Why Does the United States Engage in Violent Acts?

At my lecture before the Open University of the Left, I remarked that there appeared to be a violent aspect of our culture that needed to be addressed apart from the geopolitics of a current military operation. In other words, is there something about the American national character that could explicate the wars and the aggressive abusive rhetoric that the national leadership uses to characterise other peoples and nations? I received an e-mail from a member of the audience, Doctor Ayala Leyser, a practicing psychotherapist who offered this explanation.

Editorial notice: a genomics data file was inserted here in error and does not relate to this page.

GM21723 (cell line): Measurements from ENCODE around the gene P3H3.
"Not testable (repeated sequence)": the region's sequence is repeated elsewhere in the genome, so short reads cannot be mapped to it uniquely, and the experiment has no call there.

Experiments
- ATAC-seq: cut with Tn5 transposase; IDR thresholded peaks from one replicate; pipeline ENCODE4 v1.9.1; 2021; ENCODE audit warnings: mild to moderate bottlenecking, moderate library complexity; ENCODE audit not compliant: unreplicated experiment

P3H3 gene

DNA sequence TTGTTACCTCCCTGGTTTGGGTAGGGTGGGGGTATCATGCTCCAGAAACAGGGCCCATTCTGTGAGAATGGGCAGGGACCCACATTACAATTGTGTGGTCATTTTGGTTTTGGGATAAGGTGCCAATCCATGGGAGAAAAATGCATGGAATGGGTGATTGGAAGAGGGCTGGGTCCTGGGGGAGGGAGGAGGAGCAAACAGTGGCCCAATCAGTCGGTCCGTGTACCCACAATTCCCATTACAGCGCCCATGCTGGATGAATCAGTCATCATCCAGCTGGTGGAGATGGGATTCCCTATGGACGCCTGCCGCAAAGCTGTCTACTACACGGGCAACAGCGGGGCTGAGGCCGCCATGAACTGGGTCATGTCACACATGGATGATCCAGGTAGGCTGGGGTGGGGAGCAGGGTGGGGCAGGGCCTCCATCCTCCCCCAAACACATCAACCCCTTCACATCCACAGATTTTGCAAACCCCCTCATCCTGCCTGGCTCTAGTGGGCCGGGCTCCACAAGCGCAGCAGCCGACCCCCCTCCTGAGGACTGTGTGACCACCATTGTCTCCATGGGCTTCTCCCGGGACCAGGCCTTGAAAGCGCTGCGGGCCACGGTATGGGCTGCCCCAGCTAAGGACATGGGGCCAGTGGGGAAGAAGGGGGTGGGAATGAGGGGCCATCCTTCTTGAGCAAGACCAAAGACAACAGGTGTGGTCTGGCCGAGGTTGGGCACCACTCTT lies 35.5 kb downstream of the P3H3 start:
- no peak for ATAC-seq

“My take on it starts with the obvious: Evolutionary developments are useful to catch food and to eliminate predators and competition; the Kill-Need came handy for the survival of the killer. The problem has to do with the gap in the pace in which our brains evolve and alter compared to that of Ecology. In the present ecology, very few people have to actually kill to eat (the butchers?) and eliminating predators and competition is facilitated by lawyers, red-tape, $$ and propaganda. But the Need-to-Kill is still in the program and must be somewhat expressed and satisfied. Being aware of that part of our human repertoire, the best we can do is to be honest in self reflection, accept and learn to manage powerful impulses. The problem with certain cultures arises from the Denial, Supression and the dualistic view of the world (either good or bad). Such hypocritical mechanisms give rise to elaborate rationalizations and Myths (various “isms”) which aim at licensing the next kill.”

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